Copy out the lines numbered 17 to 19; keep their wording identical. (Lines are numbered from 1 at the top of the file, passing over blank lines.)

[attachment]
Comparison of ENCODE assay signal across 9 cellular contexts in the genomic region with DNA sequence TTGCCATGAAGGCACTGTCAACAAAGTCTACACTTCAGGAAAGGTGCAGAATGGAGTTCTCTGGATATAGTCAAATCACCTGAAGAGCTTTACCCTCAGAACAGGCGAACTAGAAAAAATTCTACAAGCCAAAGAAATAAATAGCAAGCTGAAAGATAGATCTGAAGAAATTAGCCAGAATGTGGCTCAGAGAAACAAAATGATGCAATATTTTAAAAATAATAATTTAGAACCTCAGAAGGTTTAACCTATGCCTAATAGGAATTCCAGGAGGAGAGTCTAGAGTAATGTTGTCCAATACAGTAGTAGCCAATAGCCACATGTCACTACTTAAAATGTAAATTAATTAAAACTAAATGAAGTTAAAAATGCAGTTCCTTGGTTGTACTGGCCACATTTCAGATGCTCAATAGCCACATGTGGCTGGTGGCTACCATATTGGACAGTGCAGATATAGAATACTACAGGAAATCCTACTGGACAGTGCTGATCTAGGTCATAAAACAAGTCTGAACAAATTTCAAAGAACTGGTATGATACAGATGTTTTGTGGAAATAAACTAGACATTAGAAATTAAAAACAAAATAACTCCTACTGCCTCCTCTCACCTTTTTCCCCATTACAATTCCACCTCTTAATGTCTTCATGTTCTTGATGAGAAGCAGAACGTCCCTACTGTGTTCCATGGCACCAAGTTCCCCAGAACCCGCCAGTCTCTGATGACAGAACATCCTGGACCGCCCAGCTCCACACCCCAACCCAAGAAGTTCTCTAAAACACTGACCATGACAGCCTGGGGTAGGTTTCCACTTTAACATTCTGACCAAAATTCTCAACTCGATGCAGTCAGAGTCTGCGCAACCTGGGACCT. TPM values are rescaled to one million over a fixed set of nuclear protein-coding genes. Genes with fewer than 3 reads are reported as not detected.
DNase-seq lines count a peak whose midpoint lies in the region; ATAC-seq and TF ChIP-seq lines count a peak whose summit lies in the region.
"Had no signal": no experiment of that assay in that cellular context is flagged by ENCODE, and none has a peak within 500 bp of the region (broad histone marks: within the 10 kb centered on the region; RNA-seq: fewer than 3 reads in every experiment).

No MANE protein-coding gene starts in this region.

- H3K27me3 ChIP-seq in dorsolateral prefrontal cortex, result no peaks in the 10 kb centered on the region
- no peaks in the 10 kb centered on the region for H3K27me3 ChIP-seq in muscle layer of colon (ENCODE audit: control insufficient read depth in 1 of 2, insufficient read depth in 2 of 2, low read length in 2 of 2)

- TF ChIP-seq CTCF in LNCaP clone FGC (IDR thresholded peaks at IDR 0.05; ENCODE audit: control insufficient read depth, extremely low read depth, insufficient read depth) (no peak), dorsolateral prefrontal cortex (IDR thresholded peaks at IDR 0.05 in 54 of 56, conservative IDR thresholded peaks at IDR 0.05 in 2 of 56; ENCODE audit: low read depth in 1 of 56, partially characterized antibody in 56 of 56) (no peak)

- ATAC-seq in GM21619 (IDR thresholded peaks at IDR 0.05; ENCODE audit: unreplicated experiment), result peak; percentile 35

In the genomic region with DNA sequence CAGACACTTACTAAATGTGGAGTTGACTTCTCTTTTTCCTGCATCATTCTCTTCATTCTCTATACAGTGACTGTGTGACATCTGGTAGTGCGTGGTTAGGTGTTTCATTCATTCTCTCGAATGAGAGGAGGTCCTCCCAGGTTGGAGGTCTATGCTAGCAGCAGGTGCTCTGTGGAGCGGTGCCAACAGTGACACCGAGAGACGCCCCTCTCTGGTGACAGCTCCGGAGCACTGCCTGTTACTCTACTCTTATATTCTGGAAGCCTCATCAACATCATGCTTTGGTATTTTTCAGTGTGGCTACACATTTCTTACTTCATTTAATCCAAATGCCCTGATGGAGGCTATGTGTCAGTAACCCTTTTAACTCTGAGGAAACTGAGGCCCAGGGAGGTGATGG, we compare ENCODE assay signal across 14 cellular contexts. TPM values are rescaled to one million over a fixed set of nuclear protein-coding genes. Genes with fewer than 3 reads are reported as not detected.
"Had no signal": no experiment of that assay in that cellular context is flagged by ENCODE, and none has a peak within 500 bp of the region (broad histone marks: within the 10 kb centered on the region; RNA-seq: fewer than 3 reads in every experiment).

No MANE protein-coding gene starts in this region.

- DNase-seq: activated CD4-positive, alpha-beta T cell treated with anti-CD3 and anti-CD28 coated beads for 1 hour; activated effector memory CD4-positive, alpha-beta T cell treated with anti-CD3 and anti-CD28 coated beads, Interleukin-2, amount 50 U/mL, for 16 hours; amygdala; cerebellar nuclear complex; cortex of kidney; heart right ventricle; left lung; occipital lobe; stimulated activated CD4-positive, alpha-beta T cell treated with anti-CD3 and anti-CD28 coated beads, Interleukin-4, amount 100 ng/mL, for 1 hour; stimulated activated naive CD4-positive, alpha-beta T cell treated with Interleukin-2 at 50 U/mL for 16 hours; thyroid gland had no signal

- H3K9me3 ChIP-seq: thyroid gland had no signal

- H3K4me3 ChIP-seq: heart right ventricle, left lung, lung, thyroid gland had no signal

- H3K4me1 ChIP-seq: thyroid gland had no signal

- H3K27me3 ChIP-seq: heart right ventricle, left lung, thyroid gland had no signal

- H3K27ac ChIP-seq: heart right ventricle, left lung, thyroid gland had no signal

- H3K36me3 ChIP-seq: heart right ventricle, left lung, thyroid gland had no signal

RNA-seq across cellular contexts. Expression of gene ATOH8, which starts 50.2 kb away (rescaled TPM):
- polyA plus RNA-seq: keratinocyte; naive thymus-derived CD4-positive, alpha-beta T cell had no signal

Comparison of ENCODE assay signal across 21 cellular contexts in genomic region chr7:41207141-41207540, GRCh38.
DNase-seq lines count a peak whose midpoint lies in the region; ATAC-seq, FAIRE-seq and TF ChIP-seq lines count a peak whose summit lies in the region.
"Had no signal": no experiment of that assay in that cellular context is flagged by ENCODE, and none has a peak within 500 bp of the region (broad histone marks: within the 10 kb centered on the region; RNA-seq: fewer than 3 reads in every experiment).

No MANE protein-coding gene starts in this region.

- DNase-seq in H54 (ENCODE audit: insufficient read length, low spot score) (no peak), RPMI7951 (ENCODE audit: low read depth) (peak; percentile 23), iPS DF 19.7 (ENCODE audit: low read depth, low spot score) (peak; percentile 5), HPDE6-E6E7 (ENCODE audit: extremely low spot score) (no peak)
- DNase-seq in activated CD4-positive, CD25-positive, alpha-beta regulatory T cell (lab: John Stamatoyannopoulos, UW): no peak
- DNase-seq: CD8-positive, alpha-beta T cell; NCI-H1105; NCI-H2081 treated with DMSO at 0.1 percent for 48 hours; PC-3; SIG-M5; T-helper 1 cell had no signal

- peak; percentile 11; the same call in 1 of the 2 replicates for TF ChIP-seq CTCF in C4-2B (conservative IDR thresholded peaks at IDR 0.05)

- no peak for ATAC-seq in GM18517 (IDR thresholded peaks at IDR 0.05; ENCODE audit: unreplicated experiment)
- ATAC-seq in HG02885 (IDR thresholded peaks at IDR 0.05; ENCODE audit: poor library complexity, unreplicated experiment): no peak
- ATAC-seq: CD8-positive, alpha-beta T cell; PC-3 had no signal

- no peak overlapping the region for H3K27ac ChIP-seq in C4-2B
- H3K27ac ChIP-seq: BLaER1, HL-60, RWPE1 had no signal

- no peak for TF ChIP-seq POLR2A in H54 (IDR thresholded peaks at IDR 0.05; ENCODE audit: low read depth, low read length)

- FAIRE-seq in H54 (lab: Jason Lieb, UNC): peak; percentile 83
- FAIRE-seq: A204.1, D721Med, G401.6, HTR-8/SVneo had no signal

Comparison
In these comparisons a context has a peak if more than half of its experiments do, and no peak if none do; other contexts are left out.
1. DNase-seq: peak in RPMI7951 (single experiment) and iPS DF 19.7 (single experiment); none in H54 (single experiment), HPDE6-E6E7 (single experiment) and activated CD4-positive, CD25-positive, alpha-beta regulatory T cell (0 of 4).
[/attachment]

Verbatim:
- H3K27ac ChIP-seq: heart right ventricle, left lung, thyroid gland had no signal

- H3K36me3 ChIP-seq: heart right ventricle, left lung, thyroid gland had no signal

RNA-seq across cellular contexts. Expression of gene ATOH8, which starts 50.2 kb away (rescaled TPM):